REVIEW: SHAFT is a throwback to the buddy cop comedies of the 80’s and the original blacksploitation classic.


Black-ish creator and Girls Trip co-writer Kenya Barris along with Family Guy’s Alex Barnow craft a script that follows the too cool to suffer fools blueprint of the original franchise, while embedding it with a sense of the urban culture of today.

Some might question whether director Tim Story’s reboot/sequel to the 2000 Shaft film is something people were really in a clamor to make happen. the 2000 film introduced Samuel L. Jackson, fresh off of being minted a superstar due to his roles in Quentin Tarantino’s Pulp Fiction and Jackie Brown in the ’90s, seemed the ideal star to introduce the iconic street hero Shaft to a new generation. That film, directed by John Singleton, was more of a grounded crime film, featuring one of Christian Bale’s earliest roles, playing a thinly veiled parody of Donald Trump as a corrupt real estate developer who commits a racially motivated murder.

Story’s take on the Shaft mythos starts off in 1989, predating that film. Here, Shaft is a young father whose wife leaves him after a shoot-out with a drug-lord nicknamed El Gordito who almost kills Shaft’s infant son, JJ. Shaft’s wife, Maya (Regina Hall) raises their son JJ (Jesse Usher) down the straight and narrow, leading to his career as an FBI database and an estranged relationship with his father. It is while working with the FBI that he reconnects with his childhood friends Karim (Avan Jogia) and Sasha (Alexandra Shipp). Karim was a veteran who suffered from PTSD and fell into drugs but overcame that by starting a group called Brothers Helping Brothers with fellow veterans. Karim wants to confide some news to JJ, but doesn’t at the last minute. The next day his body is found, an overdose is ruled as the cause. Neither JJ nor Sasha feel that he would go back to drugs, the FBI is no help to JJ, so he goes to check out the one source he thinks can get the job done since Karim’s death happened in Harlem, his father, Shaft.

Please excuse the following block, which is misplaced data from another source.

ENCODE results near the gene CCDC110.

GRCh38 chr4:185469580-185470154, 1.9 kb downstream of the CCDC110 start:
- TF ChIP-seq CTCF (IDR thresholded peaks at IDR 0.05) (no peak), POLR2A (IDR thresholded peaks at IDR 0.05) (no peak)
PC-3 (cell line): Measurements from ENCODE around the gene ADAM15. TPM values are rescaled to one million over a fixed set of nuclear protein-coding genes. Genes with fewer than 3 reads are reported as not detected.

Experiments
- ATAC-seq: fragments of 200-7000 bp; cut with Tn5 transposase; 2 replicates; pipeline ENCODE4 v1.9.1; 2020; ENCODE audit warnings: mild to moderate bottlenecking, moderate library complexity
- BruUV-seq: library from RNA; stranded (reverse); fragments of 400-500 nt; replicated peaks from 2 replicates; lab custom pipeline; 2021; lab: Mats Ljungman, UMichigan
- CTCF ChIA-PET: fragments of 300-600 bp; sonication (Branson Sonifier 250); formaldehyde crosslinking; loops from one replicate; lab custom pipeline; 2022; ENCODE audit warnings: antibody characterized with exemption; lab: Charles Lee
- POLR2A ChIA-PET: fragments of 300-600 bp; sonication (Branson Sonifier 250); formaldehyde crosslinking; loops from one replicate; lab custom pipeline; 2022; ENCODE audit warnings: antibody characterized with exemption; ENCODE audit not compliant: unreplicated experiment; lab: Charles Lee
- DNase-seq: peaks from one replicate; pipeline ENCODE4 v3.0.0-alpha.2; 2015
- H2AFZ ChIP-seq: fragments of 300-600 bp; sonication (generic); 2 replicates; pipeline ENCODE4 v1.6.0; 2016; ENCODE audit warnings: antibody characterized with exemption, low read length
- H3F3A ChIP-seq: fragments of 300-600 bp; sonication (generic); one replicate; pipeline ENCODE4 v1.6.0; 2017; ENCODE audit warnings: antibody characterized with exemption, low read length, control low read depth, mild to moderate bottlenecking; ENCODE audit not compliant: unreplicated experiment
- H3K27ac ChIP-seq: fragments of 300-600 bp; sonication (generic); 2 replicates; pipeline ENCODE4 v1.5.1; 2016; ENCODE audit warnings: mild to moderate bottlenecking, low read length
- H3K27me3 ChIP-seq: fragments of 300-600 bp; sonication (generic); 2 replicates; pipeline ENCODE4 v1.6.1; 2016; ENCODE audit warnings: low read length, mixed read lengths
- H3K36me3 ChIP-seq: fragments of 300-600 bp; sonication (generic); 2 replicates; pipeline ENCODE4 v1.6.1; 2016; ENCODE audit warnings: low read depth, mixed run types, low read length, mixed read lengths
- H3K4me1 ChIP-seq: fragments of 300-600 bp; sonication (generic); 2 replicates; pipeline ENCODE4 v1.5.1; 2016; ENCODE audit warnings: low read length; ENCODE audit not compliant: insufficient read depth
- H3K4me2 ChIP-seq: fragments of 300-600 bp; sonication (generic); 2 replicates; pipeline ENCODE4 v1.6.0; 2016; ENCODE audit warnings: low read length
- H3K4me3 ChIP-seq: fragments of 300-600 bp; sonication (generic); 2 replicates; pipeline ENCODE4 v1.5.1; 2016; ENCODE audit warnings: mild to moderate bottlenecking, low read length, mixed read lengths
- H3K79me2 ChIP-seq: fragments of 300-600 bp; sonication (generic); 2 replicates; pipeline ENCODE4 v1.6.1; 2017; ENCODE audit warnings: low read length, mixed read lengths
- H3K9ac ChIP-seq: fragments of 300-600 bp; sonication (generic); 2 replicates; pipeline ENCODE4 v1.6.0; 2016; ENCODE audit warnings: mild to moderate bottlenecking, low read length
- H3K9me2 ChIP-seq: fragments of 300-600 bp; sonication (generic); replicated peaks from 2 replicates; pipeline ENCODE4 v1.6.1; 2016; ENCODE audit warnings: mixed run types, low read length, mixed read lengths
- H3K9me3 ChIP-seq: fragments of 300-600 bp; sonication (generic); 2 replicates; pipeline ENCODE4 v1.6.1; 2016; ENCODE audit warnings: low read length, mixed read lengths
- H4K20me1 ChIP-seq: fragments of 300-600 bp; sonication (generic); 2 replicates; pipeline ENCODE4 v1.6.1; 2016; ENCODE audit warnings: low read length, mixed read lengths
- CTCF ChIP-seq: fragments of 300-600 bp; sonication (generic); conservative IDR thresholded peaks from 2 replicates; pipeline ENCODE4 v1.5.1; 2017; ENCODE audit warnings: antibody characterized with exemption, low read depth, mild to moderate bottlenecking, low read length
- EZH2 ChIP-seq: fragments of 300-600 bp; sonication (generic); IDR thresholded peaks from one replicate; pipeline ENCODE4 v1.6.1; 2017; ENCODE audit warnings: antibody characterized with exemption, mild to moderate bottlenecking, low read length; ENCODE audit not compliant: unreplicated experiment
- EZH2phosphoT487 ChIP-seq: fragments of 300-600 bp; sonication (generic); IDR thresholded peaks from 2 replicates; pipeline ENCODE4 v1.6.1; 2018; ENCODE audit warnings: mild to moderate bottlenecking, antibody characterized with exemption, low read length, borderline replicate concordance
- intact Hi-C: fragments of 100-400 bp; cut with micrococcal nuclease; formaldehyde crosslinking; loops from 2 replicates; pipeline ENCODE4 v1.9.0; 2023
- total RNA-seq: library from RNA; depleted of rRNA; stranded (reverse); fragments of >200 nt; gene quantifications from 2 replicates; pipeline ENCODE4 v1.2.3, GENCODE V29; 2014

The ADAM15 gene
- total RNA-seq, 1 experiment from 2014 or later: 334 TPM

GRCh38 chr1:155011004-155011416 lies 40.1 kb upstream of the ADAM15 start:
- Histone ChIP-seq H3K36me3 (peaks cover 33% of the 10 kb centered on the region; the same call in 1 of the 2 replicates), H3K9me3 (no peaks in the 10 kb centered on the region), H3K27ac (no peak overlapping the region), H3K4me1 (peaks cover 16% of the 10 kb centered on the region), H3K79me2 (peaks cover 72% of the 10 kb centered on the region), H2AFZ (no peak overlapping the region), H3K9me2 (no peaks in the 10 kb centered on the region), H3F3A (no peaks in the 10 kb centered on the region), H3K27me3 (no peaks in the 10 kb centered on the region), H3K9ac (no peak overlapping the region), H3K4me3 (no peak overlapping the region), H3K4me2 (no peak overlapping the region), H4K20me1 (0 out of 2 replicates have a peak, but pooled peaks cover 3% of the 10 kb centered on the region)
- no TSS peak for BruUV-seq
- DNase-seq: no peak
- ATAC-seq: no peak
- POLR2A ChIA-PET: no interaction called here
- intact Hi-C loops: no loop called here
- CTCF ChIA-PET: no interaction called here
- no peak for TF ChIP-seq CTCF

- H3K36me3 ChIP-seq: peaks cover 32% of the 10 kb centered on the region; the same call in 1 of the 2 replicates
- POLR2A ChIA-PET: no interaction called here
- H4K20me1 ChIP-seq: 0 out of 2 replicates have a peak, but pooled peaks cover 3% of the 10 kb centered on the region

From here, the bulk of the movie is something out of a buddy cop action comedy from the 1980s in the vein of 48 Hours, Running Scared, Beverly Hills Cop, or Lethal Weapon, with JJ being the straight-laced FBI officer to Shaft’s street-wise rough and tumble private detective. The interesting thing is that this genre literally defined most films from the 1980s, but has largely been dormant for the past decade or so having been overtaken by procedural cop films. Barris and Barnow have a lot of fun here with Shaft’s lifestyle being that of a womanizing old man who knows his way of doing things, while JJ is a lot like Marcus Scribner’s character Andre Johnson Jr. on Harris’ show Black-ish, kind of nerdy, awkward guy who relies on modern conveniences to do a lot of the heavy lifting in his job, but this belies the fact that he is able to shoot and fight but is not a fan of doing so. There’s also a generational element as once the 2 junior Shaft’s find that their initial feelings regarding money laundering and a mosque being sources of drugs become problematic, they turn to Shaft’s father, Richard Roundtree’s Shaft for help (with help from a minor retcon from 2000’s Shaft). Roundtree has a lot of fun in the film and the 3 of them have great chemistry. Meanwhile, Regina Hall is hilarious in the film and Alexandra Shipp, mostly known as Storm in the last couple of X-Men films, really shines. She steals most of the scenes she’s in and has a great future ahead of her in films where she doesn’t have to get stuck with a bad accent and wig.

If you enjoy comedies in the line of Girls Trip or Blackish and have enjoyed action comedies in the past, Shaft will be right up your alley. If you’re looking for a more straight forward action film, this might not be your cup of tea. But as far as urban cop comedies with action elements in vein of Beverly Hills Cop 2 and Lethal Weapon 2, you’ll probably dig Shaft.